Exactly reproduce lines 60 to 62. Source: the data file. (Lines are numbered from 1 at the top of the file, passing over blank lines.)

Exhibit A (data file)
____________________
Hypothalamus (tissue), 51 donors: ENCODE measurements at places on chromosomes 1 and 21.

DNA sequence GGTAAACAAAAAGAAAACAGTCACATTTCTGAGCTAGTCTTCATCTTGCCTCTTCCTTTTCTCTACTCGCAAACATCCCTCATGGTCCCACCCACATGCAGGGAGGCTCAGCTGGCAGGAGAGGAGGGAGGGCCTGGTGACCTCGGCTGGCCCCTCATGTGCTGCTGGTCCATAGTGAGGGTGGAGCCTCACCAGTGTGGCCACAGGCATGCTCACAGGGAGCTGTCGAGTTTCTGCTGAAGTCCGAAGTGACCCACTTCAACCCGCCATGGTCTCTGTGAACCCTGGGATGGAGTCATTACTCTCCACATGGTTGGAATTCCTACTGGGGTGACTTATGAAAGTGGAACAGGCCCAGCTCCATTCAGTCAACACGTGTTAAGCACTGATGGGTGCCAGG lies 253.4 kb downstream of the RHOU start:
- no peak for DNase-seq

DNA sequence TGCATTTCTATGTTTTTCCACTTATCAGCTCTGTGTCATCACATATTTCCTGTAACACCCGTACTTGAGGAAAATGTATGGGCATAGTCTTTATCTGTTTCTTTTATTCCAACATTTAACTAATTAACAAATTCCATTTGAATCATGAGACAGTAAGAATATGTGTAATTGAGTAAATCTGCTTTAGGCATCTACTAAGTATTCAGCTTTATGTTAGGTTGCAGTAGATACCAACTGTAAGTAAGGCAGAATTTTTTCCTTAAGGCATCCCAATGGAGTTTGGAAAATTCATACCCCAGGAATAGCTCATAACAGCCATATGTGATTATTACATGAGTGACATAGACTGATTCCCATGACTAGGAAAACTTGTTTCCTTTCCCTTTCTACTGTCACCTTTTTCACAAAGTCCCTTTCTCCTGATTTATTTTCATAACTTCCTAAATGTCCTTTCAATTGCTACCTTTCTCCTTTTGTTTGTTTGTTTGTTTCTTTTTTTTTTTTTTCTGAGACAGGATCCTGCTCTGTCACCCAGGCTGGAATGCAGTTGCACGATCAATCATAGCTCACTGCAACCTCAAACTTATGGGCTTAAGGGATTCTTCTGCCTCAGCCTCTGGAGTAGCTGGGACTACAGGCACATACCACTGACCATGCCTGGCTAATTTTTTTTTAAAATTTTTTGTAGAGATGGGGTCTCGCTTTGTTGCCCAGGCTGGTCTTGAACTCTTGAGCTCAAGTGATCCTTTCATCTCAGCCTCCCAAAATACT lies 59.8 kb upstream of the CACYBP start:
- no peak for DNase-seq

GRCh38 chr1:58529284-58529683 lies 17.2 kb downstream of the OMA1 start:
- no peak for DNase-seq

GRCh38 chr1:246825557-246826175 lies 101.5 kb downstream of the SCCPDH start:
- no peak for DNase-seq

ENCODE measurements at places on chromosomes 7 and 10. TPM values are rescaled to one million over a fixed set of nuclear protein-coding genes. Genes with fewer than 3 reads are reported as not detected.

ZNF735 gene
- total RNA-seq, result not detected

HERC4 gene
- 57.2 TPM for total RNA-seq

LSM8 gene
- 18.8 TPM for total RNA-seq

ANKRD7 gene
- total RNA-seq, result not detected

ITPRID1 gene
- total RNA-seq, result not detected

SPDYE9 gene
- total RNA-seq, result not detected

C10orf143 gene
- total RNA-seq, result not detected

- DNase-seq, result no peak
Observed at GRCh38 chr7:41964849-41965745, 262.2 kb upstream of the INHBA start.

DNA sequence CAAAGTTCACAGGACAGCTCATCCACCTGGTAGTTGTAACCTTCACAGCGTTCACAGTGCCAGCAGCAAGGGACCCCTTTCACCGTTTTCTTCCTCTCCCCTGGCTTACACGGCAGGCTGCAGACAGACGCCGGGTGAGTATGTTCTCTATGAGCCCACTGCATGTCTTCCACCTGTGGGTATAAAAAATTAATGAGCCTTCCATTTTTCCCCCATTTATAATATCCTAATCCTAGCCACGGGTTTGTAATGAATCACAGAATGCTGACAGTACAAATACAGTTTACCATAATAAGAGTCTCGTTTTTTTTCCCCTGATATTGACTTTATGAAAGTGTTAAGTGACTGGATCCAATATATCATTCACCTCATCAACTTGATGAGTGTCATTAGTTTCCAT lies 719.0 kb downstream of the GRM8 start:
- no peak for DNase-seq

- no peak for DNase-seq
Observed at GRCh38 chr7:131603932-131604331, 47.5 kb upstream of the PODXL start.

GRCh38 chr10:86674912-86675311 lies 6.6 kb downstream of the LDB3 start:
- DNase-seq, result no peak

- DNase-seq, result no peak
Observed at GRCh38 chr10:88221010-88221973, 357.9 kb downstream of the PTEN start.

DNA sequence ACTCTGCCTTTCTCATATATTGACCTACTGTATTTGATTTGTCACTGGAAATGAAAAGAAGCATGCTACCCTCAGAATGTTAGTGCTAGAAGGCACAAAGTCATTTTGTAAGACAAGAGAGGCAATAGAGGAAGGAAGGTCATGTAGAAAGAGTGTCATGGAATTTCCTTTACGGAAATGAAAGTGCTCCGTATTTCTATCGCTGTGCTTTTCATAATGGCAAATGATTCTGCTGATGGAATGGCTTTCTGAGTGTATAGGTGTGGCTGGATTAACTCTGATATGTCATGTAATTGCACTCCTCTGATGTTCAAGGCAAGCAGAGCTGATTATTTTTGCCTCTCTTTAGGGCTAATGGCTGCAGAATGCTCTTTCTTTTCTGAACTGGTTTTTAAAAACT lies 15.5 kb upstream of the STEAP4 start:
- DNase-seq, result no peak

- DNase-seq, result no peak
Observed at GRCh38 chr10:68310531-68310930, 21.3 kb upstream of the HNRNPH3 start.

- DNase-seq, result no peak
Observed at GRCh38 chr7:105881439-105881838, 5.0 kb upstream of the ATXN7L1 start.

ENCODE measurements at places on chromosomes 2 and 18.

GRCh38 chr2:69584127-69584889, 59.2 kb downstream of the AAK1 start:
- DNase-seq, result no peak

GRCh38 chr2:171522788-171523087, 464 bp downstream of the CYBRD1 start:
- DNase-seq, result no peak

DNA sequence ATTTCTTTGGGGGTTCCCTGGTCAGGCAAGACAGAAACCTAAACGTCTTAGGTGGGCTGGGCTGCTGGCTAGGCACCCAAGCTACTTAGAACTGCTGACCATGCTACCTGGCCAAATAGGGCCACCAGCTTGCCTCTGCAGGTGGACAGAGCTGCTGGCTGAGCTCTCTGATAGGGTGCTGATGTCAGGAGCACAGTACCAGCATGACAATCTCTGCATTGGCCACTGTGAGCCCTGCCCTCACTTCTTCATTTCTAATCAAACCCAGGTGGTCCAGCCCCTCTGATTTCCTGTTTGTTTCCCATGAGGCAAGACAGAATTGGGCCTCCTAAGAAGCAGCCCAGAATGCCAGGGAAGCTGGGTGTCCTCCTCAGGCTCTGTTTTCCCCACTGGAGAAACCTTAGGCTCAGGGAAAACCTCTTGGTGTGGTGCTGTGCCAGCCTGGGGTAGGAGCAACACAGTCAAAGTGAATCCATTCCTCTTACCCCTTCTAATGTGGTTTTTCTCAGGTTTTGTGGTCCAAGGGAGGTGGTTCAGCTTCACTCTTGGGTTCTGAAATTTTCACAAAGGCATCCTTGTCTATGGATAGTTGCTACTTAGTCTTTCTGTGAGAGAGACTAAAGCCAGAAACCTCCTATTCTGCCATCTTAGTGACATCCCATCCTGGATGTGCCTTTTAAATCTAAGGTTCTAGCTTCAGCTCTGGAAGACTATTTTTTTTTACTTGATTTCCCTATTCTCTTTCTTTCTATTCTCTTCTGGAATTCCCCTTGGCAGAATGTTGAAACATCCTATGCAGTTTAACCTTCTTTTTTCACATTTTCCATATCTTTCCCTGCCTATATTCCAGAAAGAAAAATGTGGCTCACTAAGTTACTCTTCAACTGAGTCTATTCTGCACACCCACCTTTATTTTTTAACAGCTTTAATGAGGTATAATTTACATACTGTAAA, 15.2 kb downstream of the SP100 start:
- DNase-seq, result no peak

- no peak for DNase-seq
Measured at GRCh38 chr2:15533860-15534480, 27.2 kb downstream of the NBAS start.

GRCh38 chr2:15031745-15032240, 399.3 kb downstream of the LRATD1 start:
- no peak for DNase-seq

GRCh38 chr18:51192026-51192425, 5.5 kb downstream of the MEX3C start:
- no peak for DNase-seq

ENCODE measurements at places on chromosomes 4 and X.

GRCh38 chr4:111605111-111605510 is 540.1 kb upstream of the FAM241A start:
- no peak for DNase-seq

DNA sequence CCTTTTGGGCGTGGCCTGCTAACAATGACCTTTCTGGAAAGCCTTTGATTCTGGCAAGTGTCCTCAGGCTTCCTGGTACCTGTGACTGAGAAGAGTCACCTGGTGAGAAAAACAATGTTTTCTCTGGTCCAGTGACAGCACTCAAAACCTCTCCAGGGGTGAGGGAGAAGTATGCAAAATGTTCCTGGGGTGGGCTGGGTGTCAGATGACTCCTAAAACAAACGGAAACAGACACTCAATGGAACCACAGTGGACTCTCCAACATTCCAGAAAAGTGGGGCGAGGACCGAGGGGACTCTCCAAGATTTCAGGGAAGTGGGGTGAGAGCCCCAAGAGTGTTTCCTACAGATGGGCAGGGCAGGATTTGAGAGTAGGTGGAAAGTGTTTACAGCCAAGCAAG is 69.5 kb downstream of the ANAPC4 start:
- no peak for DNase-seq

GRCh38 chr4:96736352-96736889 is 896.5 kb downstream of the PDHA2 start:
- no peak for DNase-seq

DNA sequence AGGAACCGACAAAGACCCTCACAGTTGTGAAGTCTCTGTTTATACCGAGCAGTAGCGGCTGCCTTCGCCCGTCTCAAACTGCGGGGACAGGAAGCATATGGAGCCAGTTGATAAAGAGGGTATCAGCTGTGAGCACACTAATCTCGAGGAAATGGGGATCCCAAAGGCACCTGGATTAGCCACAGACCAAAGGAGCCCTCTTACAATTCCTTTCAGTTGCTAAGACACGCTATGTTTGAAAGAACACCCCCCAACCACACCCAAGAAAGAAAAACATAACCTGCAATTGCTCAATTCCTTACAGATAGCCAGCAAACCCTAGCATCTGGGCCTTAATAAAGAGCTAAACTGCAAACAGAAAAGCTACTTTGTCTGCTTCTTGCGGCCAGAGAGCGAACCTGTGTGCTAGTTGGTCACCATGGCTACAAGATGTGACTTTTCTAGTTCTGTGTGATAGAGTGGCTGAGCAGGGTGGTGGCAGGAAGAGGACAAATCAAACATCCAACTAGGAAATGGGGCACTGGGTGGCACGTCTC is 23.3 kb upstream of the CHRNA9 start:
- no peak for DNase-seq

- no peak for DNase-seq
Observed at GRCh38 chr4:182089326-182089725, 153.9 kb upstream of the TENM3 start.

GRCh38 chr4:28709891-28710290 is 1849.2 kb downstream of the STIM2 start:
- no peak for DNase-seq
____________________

- no peak for DNase-seq

DNA sequence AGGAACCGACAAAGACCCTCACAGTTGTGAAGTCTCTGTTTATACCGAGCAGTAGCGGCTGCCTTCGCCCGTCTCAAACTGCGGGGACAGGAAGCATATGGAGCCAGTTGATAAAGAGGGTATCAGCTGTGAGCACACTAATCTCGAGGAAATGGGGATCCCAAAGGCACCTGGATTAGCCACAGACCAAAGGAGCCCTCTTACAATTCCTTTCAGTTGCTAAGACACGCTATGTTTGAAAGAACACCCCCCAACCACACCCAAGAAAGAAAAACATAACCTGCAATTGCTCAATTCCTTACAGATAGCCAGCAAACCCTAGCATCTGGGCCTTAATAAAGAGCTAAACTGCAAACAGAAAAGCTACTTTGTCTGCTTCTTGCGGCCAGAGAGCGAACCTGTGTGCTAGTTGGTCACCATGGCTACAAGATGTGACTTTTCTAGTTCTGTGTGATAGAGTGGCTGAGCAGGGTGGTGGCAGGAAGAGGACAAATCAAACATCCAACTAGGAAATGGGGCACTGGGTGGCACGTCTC is 23.3 kb upstream of the CHRNA9 start:
- no peak for DNase-seq